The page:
It worked.

I finished the book in just over two months. I entered the contest, finaled and won. I wish I could say I sold the book, but I didn't.

But what I learned from writing that book was the most important lesson to date. I learned the best way for me to write. I need structure. I need a goal and I need accountability. I need to know the plot ahead of time and work out the details of the conflict so that I know I have enough story to get me through the rough spots in the middle. These are things I know about myself as a writer.

But what does that tell you about yourself as a writer? Not much, really. Every writer is an individual, with different needs and different goals. But still, you have to finish the darn book. So you're here, reading this blog, looking for a takeaway, right?

Here it is. Pay attention. Take notes.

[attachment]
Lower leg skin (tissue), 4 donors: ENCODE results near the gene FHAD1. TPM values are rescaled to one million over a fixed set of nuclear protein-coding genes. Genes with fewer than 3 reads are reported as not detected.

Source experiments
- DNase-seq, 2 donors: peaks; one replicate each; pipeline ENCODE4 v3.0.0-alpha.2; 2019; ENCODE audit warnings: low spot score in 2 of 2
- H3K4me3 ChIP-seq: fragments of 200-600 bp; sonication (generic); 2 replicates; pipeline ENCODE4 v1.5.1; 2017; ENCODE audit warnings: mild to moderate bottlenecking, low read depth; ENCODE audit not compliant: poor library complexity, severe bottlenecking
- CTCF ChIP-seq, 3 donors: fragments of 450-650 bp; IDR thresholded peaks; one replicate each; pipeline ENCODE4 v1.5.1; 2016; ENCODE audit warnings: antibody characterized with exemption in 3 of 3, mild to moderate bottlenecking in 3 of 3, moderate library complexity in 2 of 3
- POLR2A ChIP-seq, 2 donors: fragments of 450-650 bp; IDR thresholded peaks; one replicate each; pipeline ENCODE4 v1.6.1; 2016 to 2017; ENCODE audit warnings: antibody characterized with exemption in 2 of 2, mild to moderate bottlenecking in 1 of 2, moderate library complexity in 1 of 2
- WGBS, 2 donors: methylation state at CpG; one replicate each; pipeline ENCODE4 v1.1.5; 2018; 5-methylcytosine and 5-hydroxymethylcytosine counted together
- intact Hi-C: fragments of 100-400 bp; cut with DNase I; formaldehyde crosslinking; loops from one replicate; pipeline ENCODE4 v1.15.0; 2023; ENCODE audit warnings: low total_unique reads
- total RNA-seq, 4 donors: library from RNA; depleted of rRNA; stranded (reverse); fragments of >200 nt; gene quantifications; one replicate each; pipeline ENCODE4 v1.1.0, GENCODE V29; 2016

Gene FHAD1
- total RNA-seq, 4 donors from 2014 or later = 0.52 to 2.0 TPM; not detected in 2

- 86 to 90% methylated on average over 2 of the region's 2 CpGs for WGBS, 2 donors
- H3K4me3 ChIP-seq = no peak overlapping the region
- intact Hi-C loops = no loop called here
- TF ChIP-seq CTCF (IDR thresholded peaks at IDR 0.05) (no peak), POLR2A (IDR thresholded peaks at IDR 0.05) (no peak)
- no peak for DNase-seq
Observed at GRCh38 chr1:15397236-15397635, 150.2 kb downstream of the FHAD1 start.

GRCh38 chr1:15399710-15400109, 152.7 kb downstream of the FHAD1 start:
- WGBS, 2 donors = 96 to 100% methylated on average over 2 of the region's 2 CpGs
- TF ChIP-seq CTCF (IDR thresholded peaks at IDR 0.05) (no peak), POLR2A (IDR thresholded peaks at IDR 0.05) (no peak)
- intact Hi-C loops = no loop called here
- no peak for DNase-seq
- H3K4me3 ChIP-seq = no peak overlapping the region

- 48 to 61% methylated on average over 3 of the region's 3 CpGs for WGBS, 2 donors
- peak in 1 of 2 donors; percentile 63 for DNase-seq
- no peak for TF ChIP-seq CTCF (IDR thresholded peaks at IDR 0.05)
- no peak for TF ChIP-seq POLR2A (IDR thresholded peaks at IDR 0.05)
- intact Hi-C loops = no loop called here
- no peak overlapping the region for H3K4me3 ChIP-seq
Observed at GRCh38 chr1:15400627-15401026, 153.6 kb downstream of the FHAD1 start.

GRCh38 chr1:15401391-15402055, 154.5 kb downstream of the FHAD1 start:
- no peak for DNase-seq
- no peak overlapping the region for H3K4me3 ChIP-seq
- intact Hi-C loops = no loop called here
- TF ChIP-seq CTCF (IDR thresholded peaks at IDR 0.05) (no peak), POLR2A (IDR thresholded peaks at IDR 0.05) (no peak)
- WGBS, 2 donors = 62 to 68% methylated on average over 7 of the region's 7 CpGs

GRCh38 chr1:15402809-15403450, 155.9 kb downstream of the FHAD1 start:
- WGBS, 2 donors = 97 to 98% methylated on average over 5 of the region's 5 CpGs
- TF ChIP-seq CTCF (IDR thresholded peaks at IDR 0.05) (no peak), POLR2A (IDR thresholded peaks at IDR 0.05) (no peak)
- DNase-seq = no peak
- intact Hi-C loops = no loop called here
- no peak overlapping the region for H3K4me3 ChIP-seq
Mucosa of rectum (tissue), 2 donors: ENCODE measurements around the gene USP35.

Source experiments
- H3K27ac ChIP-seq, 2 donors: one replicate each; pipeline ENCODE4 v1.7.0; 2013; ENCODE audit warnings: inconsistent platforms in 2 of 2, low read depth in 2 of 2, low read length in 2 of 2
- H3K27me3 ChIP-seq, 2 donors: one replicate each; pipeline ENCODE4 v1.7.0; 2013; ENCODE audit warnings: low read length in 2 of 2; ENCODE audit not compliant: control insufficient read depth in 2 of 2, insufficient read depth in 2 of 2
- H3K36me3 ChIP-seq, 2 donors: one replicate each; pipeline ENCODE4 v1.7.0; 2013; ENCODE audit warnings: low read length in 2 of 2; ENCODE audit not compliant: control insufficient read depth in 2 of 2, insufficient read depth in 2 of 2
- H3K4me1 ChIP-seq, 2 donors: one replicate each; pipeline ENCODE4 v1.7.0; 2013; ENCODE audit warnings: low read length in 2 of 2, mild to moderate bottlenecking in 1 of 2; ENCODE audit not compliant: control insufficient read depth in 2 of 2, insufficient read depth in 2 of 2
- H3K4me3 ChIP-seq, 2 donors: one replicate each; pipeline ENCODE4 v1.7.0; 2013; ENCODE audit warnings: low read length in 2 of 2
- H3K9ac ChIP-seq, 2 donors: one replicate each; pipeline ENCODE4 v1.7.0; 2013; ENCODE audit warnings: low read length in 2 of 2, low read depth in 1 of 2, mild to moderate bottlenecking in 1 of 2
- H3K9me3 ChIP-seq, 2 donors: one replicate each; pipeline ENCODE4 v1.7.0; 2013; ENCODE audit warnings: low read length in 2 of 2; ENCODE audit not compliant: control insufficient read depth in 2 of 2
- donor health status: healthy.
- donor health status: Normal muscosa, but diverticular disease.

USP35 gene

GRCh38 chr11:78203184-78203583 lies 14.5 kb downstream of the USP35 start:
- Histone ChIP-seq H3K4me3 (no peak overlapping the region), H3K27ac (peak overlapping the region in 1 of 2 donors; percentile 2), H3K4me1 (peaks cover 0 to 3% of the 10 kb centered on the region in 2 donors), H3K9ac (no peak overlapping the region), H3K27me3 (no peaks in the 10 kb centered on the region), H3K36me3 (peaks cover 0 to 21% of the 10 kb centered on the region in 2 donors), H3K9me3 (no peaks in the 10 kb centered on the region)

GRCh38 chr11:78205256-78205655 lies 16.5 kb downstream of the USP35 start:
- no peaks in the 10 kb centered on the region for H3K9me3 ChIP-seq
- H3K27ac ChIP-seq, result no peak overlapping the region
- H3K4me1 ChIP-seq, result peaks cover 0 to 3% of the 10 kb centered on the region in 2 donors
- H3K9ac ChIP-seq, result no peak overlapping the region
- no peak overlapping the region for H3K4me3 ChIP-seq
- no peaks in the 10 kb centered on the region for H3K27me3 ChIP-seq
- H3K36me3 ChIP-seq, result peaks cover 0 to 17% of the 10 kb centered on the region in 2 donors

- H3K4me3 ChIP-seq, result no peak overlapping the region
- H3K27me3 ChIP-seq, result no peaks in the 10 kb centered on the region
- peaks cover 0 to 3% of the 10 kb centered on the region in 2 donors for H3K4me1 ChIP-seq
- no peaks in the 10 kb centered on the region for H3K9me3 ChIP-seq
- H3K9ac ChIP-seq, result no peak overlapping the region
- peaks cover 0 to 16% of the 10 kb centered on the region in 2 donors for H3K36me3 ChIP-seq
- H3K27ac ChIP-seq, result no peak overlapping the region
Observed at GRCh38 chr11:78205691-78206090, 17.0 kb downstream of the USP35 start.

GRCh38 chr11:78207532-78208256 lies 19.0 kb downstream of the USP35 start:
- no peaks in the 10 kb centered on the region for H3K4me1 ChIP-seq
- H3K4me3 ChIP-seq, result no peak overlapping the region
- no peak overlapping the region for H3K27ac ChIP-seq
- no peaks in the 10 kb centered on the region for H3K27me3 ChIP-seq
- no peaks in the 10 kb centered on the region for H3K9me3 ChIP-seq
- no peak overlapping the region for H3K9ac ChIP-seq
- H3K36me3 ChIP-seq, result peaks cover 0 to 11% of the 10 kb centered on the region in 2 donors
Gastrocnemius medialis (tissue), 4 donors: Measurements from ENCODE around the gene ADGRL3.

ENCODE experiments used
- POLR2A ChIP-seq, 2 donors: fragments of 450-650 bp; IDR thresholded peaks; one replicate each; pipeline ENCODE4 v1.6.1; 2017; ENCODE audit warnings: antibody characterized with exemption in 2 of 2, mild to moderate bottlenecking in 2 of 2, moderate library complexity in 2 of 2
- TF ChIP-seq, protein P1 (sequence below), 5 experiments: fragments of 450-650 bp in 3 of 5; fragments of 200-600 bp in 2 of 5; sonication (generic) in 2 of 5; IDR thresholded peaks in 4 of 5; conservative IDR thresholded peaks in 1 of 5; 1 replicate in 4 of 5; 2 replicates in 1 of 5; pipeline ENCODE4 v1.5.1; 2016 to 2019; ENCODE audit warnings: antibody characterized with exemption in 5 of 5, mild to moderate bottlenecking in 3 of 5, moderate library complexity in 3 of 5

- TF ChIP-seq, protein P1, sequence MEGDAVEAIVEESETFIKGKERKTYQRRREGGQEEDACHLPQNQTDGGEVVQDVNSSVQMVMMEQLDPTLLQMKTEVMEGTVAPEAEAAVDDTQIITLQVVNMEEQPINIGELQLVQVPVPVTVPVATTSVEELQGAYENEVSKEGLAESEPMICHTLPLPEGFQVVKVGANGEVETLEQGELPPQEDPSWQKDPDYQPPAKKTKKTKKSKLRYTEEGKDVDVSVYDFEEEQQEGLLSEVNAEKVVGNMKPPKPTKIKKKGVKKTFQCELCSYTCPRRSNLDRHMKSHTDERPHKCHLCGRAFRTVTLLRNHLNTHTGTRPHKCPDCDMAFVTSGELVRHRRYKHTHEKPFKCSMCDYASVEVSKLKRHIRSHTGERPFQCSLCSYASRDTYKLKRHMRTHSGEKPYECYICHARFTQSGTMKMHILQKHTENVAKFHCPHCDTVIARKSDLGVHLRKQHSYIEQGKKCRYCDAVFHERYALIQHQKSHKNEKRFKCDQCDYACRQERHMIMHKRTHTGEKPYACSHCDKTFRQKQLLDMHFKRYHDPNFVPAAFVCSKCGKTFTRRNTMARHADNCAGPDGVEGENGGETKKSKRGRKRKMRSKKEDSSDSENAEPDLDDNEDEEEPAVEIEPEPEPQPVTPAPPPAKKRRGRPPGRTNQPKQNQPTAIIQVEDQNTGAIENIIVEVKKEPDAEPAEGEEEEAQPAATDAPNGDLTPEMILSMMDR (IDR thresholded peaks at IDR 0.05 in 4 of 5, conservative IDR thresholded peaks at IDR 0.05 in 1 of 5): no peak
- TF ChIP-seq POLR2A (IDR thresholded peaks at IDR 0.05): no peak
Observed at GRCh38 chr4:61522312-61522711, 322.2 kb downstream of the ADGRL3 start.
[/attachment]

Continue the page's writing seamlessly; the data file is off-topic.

As a writer, you have to figure out what your weak spots are and fix them.

Yeah, as far as takeaways go, I guess that's pretty obvious. But it's also true.

My weak spots were the ability to sustain a story from beginning to end and the ability to write fast enough to have the commercial career I wanted to have. Once I figured out that those were my obstacles to publication, I found ways to work past them and achieve my goal.

You may have ten weak points. If you're very, very lucky, you may have only one. But even if there's only one sticking point for you, it's still a sticking point. And you need a game plan to overcome it.

So, first, identify your weak spot. Is it motivation? Try music. Try movies. Try looking at your checkbook and thinking how much nicer it would be to have extra cash.

Ideas? Find a magazine or newspaper and read it cover to cover, taking notes on anything that catches your eyes. Try an hour of unfettered, anything-goes brainstorming with a friend. Read a type of book you've never read before. Pull out your book of fairytales and think of ways to twist them into new stories.